Integrated Multi-Trophic Aquaculture

(IMTA)
Sand worms

Integrated Multi-Trophic Aquaculture

Integrated Multi-Trophic Aquaculture (IMTA) uses the waste stream from producing one species as nutrients for other species. Farmers can combine fed aquaculture (e.g., fish, shrimp) with inorganic extractive (e.g., seaweed) and organic extractive (e.g., shellfish) aquaculture to create balanced systems for environmental remediation (bio-mitigation), economic performance (improved output, lower cost, product diversification and risk reduction) and social acceptability (better management practices and sustainability).

Selecting appropriate species and sizing the various populations to provide necessary ecosystem functions allows the biological and chemical processes involved to achieve a stable balance, mutually benefiting the organisms and improving ecosystem health.

Ideally, the co-cultured species each yield valuable commercial crops. IMTA can synergistically increase total output, even if some of the crops yield less than they would, short-term, in a monoculture (Wikipedia). IMTA in the ocean (offshore cultivation) can be done by the use of buoys with lines on which seaweed and/or shellfish grow. The buoys/lines are placed next to fish nets or cages. This method is already used commercially in Norway, Scotland, and Ireland.

IMTA can also be land-based, using ponds or tanks, or even open-water freshwater systems. Implementations have included species combinations such as shellfish/shrimp, fish/seaweed/shellfish, fish/seaweed, fish/shrimp and seaweed/shrimp (Wikipedia).

AHI's approach to IMTA

In 2014, AHI proposed to the National Science Foundation (NSF) a research and development plan whereby IMTA concepts could be paired to an RAS fish production system. Marine invertebrates and algae could be utilized to process excess fish feed, along with liquid and solid fish wastes, in a manner that would yield several valuable by-products. Rather than using traditional waste treatment systems such as drum filters, the waste stream from the fish tanks moves through a series of adjacent tanks containing sand worms, various micro-algae, oysters and macroalgae. This waste stream, containing fecal & feed waste, urine and CO2 is gradually processed by the various species, each using the nutrients it needs for growth. In this manner, all or most of the wastes are broken down and the water is cleaned and oxygenated before returning to the fish tanks. The design and operation of the system, along with identity of the various algae species used in AHI’s system are proprietary.

AHI’s IMTA pilot plant

In earlier small scale trials at the University of Maine’s Center for Cooperative Aquaculture Research (CCAR), AHI has demonstrated that its version of IMTA is feasible. The trials were done using both black sea bass (Centropristis striata) and California yellowtail (Seriola lalandi). Under a Phase II SBIR grant from NSF, AHI is now installing a larger scale system to advance its studies of IMTA. While operating at 5 times the volume of the earlier trials, AHI is studying additional species in the system, while developing a control system that would allow the technology to be used in a commercial production environment. The company will also study the economics of the system to determine the merits of commercializing some or all of the system in the future. As part of the project, the company will be harvesting and test marketing fish, sand worms and oysters to validate the company’s earlier market research.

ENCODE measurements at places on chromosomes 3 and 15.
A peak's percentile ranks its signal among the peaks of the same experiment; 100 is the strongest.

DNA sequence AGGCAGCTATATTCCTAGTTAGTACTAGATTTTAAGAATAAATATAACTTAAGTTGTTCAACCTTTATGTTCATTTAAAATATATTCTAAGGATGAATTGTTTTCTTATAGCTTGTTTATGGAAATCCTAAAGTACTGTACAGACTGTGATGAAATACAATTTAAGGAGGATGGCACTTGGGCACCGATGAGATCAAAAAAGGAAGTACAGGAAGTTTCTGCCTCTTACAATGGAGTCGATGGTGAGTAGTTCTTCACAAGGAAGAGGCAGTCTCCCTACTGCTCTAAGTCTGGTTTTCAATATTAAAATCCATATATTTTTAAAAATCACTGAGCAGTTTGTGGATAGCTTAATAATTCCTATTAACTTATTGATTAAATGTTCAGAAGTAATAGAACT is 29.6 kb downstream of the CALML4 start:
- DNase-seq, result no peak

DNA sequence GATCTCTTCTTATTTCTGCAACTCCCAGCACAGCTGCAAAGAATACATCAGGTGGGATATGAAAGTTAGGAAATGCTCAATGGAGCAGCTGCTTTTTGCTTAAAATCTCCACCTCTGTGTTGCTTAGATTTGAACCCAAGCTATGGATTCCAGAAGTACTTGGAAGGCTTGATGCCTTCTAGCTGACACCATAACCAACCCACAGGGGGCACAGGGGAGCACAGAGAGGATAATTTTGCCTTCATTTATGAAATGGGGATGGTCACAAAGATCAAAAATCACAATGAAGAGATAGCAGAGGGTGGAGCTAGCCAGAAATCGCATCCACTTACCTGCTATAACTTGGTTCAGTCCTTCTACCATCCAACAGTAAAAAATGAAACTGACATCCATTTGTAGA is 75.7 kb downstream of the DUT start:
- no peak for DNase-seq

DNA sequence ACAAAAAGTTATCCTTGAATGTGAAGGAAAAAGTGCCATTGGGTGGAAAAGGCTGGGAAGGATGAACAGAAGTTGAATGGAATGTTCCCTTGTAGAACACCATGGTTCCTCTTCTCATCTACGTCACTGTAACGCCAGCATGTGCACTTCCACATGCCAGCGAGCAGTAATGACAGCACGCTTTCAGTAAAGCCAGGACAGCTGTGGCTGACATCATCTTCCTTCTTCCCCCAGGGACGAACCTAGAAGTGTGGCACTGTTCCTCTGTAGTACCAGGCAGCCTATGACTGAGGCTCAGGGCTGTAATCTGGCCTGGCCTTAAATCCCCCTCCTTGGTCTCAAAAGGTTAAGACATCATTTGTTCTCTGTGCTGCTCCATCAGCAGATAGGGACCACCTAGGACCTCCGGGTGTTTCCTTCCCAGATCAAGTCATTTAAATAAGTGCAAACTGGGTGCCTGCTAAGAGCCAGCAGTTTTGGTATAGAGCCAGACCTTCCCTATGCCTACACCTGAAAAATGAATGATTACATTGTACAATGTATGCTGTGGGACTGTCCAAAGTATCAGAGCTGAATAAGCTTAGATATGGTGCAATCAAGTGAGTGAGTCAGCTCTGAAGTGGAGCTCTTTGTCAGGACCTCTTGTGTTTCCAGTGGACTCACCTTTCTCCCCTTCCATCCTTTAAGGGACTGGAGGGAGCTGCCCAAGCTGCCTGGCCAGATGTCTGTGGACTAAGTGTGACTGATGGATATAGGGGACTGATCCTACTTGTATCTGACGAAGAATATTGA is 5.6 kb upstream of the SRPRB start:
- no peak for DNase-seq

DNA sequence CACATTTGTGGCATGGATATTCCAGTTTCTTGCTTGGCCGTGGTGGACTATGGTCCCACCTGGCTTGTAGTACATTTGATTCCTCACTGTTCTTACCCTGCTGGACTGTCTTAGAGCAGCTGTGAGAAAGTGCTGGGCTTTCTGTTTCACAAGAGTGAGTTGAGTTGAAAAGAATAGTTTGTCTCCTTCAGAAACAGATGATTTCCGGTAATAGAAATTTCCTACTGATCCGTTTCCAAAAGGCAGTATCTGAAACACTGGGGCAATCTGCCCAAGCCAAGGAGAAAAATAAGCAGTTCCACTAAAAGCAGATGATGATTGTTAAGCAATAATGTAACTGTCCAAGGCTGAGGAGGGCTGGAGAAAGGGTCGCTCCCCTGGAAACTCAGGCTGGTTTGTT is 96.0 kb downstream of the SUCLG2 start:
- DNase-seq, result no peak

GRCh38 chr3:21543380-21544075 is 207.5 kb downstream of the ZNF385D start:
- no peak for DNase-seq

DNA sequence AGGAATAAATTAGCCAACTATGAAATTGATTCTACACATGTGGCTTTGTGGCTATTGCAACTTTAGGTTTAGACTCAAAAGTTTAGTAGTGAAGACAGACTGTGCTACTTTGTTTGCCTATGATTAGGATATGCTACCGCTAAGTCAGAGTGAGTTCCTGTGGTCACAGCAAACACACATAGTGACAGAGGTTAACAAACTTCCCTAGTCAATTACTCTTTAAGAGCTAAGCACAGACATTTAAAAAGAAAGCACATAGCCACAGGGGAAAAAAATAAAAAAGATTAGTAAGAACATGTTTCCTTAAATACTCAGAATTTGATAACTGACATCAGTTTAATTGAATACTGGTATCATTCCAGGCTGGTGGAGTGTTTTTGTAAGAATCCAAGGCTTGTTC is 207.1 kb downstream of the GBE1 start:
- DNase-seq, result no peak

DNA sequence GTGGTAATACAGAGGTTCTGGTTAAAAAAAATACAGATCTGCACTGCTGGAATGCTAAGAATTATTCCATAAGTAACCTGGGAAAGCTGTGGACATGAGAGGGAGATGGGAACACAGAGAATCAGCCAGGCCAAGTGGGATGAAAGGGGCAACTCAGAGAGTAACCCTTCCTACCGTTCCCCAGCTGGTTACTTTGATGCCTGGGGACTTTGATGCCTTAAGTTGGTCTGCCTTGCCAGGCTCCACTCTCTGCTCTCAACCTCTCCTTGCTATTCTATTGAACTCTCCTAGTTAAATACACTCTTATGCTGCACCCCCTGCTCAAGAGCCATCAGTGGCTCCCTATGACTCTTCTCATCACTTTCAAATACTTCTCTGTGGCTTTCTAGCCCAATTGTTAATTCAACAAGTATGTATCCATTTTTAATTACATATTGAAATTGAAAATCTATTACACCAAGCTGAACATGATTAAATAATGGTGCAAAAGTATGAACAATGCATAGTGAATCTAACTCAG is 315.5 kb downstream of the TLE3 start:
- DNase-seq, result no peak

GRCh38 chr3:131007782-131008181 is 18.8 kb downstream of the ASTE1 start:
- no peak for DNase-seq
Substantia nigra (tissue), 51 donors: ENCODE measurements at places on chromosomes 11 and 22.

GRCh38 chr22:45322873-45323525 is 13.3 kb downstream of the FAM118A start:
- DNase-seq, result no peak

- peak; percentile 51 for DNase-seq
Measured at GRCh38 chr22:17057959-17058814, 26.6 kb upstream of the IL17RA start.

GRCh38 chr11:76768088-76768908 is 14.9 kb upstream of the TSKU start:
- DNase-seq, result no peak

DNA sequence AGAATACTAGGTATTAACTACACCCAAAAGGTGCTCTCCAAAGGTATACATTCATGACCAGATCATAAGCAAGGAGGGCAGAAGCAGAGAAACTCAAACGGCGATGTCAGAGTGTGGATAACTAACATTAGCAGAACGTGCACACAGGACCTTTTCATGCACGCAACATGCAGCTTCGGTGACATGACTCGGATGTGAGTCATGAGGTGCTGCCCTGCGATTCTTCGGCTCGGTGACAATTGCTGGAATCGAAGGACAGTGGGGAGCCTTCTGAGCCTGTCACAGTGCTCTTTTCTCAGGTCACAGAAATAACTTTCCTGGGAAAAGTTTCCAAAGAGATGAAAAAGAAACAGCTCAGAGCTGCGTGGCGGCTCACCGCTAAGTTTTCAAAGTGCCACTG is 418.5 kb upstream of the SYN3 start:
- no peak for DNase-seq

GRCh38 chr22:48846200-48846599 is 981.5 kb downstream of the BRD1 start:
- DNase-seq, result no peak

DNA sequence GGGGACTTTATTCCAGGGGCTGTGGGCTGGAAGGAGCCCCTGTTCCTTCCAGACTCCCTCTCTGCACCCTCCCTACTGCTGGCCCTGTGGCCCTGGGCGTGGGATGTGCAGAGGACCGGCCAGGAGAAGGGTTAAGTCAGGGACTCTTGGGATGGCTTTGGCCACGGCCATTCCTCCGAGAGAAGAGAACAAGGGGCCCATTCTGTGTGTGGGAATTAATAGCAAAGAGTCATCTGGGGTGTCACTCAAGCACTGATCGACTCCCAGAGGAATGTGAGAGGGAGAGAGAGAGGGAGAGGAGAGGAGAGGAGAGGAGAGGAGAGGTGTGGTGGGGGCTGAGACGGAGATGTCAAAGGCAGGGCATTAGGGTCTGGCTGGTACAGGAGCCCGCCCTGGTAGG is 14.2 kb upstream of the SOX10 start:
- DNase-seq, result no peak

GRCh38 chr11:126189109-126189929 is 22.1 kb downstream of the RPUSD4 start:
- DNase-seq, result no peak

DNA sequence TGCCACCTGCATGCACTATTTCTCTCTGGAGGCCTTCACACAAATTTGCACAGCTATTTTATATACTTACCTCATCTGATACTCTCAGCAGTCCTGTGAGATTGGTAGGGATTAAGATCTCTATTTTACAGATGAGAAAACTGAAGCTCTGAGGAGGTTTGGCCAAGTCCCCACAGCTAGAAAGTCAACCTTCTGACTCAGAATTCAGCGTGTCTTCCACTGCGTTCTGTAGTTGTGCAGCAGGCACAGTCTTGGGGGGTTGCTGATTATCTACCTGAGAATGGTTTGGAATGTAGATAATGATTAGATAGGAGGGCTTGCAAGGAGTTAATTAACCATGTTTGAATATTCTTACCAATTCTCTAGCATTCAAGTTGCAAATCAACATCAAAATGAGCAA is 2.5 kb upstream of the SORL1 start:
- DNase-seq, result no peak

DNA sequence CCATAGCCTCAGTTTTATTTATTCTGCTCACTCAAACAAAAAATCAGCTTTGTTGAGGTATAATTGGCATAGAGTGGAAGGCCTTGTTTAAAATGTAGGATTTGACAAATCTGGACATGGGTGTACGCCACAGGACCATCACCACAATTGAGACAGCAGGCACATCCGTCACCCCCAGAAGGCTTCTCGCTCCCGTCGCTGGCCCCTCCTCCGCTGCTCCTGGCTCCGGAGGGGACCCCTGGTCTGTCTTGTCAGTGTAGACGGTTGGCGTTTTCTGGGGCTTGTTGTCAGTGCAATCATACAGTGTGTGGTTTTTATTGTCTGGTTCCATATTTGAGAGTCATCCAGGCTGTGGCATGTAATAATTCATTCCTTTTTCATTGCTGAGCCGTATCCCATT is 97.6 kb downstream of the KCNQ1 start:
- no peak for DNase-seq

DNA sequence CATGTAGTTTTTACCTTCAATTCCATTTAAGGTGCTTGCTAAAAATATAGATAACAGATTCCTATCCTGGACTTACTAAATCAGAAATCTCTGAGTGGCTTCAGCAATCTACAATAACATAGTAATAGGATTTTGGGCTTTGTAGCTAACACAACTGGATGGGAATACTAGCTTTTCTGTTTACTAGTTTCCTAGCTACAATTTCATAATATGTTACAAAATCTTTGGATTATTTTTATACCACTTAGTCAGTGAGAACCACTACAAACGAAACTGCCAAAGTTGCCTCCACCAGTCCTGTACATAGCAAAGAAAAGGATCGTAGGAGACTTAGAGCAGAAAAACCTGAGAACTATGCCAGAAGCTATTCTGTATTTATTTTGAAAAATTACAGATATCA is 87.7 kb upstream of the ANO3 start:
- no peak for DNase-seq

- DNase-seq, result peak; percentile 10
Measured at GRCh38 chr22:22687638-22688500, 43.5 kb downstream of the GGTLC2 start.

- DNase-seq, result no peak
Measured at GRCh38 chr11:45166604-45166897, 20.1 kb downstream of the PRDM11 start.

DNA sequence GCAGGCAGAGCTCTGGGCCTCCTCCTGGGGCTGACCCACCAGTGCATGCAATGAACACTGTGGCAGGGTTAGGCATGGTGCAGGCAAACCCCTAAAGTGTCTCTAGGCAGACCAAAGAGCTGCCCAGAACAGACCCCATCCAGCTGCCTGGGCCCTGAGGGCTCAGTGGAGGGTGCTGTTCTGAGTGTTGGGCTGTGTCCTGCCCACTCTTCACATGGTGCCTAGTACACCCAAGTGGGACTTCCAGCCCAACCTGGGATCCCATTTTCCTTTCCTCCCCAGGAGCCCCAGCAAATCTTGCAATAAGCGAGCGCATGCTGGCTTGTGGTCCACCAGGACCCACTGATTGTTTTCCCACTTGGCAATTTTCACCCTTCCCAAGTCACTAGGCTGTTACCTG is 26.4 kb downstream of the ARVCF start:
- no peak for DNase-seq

Variations of Basic IMTA

Depending upon the scientific and economic results of the Phase II SBIR project, AHI hopes to commercialize some or all of its IMTA system. By making adjustments to the system and the manufacturing process, AHI believes it may be possible to run a version of the IMTA system even if certain components or species are not suitable for large volume production. Variations might include adding or deleting one or more species, or designing system modifications to delete individual processing steps. The company will evaluate all the costs for treating fish wastes, including capital equipment, labor and utilities, while comparing those costs to the added value of selling both fish and by-products. We are convinced that the ecological principles of IMTA are sound, in that we are mimicking what takes place in the wonderfully diverse environment of the ocean. Our studies to date indicate that a mix of species and a variety of trophic levels will confer health and stability on our system. To date, modern aquaculture has largely followed the monoculture agribusiness model. AHI hopes to demonstrate that there is an alternative, one that improves the economics of producing seafood, in harmony with the environment around us.